We should be aware that a rise of a couple of dirhams in the price of our designer latte means that Colombia's coffee crop has failed, wonder if we really need fresh strawberries in December, remember that Atlantic salmon do not swim in the Gulf.
Plentiful food carries a price - in addition to the cost
At the height of the Hungry Thirties, with the world gripped by the Great Recession, the United States department of agriculture calculated how much a typical family was spending on food. The answer was nearly one quarter of their income.
Eighty years later, with the world once again experiencing a major economic downturn, the USDA continues to calculate what Americans budget for food. The answer now is less than one dollar out of 10.
These figures are pretty typical for the developed world and even much of the developing world. The Swiss spend 10 per cent of their income on food; in Ireland it is about seven euros in 100. Kuwaitis budget about 15 per cent for food, but in the UAE, the average family spends a little under nine dirhams out of 100 on the weekly shop. Only in countries such as Iran, Colombia and Thailand does expenditure on food match the levels of the United States in the 1930s.
So food is cheap, at least for many of us. In these parts of the world, even where unemployment is at levels not seen for half a century, few people are going hungry and no one is starving. Indeed, perversely, in the West, obesity is most often associated with poverty. To be rich is to be thin.
Even where people do genuinely go hungry and starve, the causes can almost always be traced to war and politics. The food is there, somewhere, just not in the right place at the right time. Hence Biafra in the 1960s, Ethiopia in the '80s and more recently, North Korea and Somalia.
Now the age of cheap and plentiful food seems to be drawing to a close. Several reports this week have warned of the potential for serious political and social unrest caused by rising food prices.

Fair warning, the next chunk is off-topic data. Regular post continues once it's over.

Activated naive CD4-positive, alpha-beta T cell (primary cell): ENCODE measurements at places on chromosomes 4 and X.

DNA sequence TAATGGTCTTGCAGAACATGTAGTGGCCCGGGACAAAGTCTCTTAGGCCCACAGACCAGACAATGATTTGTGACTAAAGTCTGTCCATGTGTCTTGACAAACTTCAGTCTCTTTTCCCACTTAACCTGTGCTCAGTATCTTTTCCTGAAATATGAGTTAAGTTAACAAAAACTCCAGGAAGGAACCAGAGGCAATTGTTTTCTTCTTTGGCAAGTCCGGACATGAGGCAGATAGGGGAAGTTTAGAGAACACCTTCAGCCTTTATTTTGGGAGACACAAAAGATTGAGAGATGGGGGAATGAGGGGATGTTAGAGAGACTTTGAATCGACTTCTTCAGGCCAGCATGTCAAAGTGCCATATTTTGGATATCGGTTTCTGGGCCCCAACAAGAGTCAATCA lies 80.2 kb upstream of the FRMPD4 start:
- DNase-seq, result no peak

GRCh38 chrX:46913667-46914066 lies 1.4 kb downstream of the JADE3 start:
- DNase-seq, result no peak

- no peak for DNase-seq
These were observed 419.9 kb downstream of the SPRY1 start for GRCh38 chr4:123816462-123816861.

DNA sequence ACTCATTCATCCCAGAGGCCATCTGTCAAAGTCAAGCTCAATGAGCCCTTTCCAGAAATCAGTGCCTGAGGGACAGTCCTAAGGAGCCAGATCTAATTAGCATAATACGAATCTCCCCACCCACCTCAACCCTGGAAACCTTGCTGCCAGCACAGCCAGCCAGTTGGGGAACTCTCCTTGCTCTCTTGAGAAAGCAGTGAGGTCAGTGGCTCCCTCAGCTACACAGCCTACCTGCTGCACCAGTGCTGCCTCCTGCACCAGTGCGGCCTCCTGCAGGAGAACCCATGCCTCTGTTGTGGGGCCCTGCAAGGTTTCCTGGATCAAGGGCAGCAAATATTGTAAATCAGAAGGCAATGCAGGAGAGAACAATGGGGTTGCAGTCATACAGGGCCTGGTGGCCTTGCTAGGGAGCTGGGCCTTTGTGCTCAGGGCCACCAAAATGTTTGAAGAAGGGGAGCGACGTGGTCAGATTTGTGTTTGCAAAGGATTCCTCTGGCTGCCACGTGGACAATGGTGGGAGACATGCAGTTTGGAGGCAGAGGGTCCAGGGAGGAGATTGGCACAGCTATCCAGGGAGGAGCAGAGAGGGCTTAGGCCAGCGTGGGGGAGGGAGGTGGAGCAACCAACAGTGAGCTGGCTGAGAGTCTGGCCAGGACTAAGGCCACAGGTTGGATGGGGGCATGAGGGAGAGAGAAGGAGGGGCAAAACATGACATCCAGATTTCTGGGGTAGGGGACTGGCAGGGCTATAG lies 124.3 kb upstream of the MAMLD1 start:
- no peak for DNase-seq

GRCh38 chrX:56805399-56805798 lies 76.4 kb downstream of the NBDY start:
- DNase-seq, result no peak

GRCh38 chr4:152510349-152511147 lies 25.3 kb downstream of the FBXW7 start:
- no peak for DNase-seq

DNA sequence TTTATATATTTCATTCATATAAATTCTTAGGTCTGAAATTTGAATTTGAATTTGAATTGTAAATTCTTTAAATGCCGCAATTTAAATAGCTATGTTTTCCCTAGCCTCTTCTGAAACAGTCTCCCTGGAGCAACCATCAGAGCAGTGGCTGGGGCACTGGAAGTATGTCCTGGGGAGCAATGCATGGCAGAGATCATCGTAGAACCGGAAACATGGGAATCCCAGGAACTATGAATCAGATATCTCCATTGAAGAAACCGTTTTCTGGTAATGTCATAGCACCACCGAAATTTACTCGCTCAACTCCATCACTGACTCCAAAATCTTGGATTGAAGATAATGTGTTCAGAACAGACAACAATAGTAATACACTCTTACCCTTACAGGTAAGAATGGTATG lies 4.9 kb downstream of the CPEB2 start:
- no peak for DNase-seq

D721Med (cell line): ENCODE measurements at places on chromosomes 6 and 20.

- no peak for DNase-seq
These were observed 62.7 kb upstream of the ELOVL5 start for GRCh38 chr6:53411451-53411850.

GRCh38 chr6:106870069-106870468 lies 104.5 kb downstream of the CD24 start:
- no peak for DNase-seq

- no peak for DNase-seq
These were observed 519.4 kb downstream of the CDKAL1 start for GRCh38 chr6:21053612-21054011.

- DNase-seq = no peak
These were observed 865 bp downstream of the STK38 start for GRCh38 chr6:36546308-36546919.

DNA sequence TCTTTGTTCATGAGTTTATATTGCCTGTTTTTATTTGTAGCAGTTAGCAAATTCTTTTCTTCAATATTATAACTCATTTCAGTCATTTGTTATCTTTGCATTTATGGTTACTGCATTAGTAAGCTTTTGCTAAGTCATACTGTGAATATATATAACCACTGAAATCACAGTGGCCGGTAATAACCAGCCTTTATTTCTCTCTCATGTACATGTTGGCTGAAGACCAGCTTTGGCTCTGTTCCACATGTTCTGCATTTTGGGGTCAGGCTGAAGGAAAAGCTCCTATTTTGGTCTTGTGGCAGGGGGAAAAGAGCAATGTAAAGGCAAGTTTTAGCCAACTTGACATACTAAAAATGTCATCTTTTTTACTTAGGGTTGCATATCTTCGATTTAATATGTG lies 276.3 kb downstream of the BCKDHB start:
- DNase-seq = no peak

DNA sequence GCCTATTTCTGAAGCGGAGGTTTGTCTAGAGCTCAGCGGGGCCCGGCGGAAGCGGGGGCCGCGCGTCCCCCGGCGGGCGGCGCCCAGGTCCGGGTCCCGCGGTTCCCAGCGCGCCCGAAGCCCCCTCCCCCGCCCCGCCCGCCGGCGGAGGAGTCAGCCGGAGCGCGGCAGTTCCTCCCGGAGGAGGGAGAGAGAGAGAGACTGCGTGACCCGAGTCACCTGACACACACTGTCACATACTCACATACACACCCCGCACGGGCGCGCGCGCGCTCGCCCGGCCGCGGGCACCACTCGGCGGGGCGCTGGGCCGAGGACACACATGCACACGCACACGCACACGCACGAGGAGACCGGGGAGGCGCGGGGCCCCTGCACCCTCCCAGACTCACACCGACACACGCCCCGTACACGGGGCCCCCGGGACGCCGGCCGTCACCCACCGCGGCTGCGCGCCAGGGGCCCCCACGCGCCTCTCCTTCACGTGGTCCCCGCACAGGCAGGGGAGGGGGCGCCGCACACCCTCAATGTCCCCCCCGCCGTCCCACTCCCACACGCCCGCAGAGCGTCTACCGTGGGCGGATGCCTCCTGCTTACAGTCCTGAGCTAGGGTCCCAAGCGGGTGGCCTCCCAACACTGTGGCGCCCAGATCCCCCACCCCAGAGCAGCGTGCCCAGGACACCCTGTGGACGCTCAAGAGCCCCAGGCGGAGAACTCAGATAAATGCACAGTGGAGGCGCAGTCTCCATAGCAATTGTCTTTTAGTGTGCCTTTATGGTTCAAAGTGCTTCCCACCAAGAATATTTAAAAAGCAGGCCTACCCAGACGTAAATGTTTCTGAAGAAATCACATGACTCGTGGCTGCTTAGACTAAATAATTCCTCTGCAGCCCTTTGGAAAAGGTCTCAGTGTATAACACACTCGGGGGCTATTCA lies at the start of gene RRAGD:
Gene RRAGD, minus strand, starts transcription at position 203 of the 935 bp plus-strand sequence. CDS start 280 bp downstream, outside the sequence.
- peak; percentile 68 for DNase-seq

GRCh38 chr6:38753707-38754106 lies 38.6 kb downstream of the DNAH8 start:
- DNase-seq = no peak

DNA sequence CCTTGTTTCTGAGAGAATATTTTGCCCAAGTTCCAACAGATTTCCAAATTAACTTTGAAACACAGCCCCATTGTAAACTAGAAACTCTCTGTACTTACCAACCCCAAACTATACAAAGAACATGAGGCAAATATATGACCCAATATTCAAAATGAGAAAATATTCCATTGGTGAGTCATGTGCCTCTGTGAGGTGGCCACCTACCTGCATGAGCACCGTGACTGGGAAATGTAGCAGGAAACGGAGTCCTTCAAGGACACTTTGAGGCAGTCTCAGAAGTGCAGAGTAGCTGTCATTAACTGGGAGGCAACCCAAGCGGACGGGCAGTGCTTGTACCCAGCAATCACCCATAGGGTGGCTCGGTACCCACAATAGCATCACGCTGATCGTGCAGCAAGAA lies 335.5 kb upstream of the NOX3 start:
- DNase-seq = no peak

The first, the Global Food and Farming Futures study, commissioned by the UK government, predicted a rise in key foods of between 50 per cent and 100 per cent in the next 40 years. Without major changes in food production, it warned, people are going to go hungry on a catastrophic scale. Controversially, it called for greater use of genetically modified (GM) crops to push up yields.
A second study, from the French Agrimonde project, a collaboration between leading research institutes, called for a change of attitude - indeed a revolution - in the way we produce and consume what we eat. With the global population expected to rise by more than two billion in the next 40 years, the alternative, Agrimonde warned, will be food riots and famine.
This is a hard concept to grasp. Inexpensive food is something like clean water from the tap or electricity at the flick of a switch (neither of which, by the way, can be taken for granted in the future). We visit a supermarket and expect the shelves to be well stocked and items well priced.
Only recently have people begun to think about the distortions this causes. Take bananas. My mother, now in her early 80s, can recall the effect of seeing the first bananas arriving in Britain after the end of the Second World War. Her younger sister, who had never seen one before, recoiled in shock and near revulsion at such a peculiar object.
Today bananas are part of a global marketing war. Supermarkets in Britain sell them at below cost price to lure shoppers through their doors. If we buy too many, we throw them away. What was once an exotic tropical treat now sells for the equivalent of less than three dirhams a kilo and the farmers that produce them struggle to stay this side of destitution.
Chicken, once a treat reserved for special occasions, is now sold frozen by the box-load. All too often this involves conditions far removed from the farmyard scenes of a children's picture book, but wire cages and windowless industrial barns. You can buy organic free-range chickens, of course, most probably flown in fresh from Europe, but at eight times the price.